Employees surveyed by Wrike ranked lack of collaboration and team members not delivering as a priority. Dysfunctional teamwork is one of the top HR issues, and 71.6 percent of professionals surveyed by Waggl said agility, collaboration and trust were major priorities. Those surveyed by SHRM agreed that teamwork is a challenge: Creating an organizational culture where trust, open communication and fairness are emphasized and demonstrated by leaders was the top tactic professionals said was needed to meet HR challenges. And since teamwork starts from the top, management have to lead this collaborative challenge.
According to Dermot Crowley, a productivity thought leader, author, speaker and trainer: “Working together is a complex thing. That is why we need to pull the right levers to ensure the most productive outcome when we interact or collaborate. The three key levers we can influence to increase productive collaboration are how we communicate (email), how we meet (meetings) and how we interact (collaboration). By creating protocols in these three areas, and by setting an expectation with our colleagues about their behaviours, we can significantly reduce the friction caused by poor collaboration, and amplify the productivity of the whole team. There are three essential ingredients needed for productive collaboration to take place. We firstly need to get alignment so that everyone understands what we are trying to achieve. This helps us to prioritise and creates an insight into the needs and priorities of our colleagues. We also need agreement about how we are going to work together – a shared understanding of accepted collaboration behaviours. Lastly we need to have an awareness of our own behaviours and how they impact on the productivity of others. If we can get these three ingredients right, we can then collaborate with respect, judgement and understanding. Our own productivity will increase as we amplify the productivity of others.”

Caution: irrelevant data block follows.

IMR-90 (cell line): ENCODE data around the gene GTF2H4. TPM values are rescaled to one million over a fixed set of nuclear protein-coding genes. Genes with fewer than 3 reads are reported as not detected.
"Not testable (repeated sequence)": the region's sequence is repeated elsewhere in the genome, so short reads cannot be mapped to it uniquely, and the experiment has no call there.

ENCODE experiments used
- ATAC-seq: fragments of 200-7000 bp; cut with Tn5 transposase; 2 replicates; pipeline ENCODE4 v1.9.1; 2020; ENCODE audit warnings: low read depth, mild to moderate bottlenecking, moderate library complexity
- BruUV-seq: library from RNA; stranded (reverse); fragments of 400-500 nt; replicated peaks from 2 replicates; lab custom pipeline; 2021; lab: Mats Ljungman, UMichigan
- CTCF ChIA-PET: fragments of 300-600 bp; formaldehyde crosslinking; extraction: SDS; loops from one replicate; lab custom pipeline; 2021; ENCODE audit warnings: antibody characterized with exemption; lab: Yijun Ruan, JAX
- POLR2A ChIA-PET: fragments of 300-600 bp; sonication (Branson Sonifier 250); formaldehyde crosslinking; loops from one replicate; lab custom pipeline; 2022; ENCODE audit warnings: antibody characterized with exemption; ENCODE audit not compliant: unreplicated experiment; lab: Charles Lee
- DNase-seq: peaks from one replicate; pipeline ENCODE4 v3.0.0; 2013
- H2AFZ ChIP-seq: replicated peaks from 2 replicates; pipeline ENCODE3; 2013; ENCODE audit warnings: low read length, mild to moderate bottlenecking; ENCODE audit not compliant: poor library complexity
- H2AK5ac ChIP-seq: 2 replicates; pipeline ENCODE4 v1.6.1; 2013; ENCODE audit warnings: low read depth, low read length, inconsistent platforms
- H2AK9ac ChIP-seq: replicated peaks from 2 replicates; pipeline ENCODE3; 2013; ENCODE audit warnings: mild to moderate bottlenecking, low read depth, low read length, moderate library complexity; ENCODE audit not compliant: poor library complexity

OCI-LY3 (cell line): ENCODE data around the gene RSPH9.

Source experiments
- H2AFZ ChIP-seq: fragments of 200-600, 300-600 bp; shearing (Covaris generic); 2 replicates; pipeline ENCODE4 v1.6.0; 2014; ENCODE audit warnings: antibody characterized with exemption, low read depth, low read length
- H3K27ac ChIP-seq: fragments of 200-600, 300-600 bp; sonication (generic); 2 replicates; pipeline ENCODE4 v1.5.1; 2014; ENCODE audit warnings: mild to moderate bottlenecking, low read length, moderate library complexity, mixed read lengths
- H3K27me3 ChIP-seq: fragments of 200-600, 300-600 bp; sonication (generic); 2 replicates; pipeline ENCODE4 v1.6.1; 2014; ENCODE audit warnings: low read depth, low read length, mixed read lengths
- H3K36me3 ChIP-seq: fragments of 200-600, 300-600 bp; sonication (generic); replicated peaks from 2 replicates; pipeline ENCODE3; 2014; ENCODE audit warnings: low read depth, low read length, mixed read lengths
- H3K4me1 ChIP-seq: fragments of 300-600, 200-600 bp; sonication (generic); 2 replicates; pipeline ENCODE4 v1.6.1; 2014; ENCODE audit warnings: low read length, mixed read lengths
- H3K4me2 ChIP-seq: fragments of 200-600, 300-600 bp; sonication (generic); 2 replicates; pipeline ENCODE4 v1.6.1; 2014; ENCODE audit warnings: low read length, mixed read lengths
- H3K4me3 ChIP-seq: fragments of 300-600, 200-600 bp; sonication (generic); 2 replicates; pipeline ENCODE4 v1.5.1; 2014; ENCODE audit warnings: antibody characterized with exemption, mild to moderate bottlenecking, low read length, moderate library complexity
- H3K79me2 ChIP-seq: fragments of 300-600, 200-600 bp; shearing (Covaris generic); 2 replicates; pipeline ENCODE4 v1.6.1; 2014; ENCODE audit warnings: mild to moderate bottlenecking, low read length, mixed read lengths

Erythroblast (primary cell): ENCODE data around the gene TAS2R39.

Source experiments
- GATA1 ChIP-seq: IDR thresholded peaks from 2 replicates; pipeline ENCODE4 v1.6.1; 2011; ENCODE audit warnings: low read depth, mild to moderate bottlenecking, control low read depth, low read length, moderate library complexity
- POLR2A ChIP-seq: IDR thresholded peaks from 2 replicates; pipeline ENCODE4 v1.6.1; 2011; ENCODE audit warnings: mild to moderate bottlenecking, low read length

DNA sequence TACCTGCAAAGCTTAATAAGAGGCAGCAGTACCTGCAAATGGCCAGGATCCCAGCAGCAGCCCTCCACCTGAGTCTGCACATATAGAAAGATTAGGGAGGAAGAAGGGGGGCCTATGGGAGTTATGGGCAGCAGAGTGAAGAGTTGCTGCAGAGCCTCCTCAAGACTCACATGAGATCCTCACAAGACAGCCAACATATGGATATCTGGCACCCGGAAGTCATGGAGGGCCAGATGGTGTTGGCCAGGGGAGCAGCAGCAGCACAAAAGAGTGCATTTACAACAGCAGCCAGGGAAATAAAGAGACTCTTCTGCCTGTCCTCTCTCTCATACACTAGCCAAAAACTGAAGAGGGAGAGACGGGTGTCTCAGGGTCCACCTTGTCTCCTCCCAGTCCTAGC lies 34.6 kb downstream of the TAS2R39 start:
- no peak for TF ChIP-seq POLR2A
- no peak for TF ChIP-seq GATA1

It all starts with the senior HR leader
In this era of rapid business change, the role of the CHRO becomes radically different and more demanding than ever. Today’s CHRO must know how to bring the HR team together and help it evolve into a more distributed, business-integrated function. CHROs must also be comfortable adopting and embracing technology and analytics, which are integral to HR’s future success.
Research shows that nearly 40 percent of new CHROs now come from the business, not from HR. At Liberty Mutual, for instance, the chief talent and enterprise services officer, Melanie Foley, previously served as executive vice president of distribution at Liberty Personal Markets.
Productivity needs to be led from the top, and by key influencers like HR. Expectations need to be set. And when it comes to productivity, technology is a part of the solution, but expectations needs to be set about the consistent use of this technology.
According to Dermot Crowley: “A productive culture starts with the leadership team, and with the key influencers in the organisation such as HR. It requires work, persistence and dedication, but the results are worth it. Everyone feels more engaged, more energised and less stressed.”